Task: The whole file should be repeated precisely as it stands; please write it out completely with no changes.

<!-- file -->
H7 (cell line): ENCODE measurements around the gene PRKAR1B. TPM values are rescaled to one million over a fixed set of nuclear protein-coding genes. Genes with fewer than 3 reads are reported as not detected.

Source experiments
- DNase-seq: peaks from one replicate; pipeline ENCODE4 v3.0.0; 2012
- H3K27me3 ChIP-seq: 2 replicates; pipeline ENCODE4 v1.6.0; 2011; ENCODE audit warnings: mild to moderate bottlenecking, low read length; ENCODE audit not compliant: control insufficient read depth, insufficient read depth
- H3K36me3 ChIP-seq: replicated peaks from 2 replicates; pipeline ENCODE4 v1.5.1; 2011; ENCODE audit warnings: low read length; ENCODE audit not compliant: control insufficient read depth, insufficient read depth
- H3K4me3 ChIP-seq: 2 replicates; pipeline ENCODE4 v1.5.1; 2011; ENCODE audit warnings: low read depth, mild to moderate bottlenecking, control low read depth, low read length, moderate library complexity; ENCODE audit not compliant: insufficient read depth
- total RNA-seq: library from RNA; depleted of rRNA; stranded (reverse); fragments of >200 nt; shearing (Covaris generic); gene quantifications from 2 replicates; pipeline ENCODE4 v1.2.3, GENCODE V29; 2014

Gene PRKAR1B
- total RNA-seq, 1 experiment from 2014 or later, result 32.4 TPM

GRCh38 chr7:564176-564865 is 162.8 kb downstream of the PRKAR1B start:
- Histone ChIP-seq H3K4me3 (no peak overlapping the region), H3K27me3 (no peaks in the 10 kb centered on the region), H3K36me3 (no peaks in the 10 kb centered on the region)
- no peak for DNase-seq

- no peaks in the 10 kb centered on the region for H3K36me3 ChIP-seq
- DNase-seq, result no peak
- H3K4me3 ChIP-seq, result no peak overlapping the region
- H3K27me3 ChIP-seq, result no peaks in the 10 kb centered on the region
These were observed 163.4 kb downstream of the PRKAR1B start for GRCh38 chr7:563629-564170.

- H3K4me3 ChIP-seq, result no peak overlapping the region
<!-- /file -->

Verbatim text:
H7 (cell line): ENCODE measurements around the gene PRKAR1B. TPM values are rescaled to one million over a fixed set of nuclear protein-coding genes. Genes with fewer than 3 reads are reported as not detected.

Source experiments
- DNase-seq: peaks from one replicate; pipeline ENCODE4 v3.0.0; 2012
- H3K27me3 ChIP-seq: 2 replicates; pipeline ENCODE4 v1.6.0; 2011; ENCODE audit warnings: mild to moderate bottlenecking, low read length; ENCODE audit not compliant: control insufficient read depth, insufficient read depth
- H3K36me3 ChIP-seq: replicated peaks from 2 replicates; pipeline ENCODE4 v1.5.1; 2011; ENCODE audit warnings: low read length; ENCODE audit not compliant: control insufficient read depth, insufficient read depth
- H3K4me3 ChIP-seq: 2 replicates; pipeline ENCODE4 v1.5.1; 2011; ENCODE audit warnings: low read depth, mild to moderate bottlenecking, control low read depth, low read length, moderate library complexity; ENCODE audit not compliant: insufficient read depth
- total RNA-seq: library from RNA; depleted of rRNA; stranded (reverse); fragments of >200 nt; shearing (Covaris generic); gene quantifications from 2 replicates; pipeline ENCODE4 v1.2.3, GENCODE V29; 2014

Gene PRKAR1B
- total RNA-seq, 1 experiment from 2014 or later, result 32.4 TPM

GRCh38 chr7:564176-564865 is 162.8 kb downstream of the PRKAR1B start:
- Histone ChIP-seq H3K4me3 (no peak overlapping the region), H3K27me3 (no peaks in the 10 kb centered on the region), H3K36me3 (no peaks in the 10 kb centered on the region)
- no peak for DNase-seq

- no peaks in the 10 kb centered on the region for H3K36me3 ChIP-seq
- DNase-seq, result no peak
- H3K4me3 ChIP-seq, result no peak overlapping the region
- H3K27me3 ChIP-seq, result no peaks in the 10 kb centered on the region
These were observed 163.4 kb downstream of the PRKAR1B start for GRCh38 chr7:563629-564170.

- H3K4me3 ChIP-seq, result no peak overlapping the region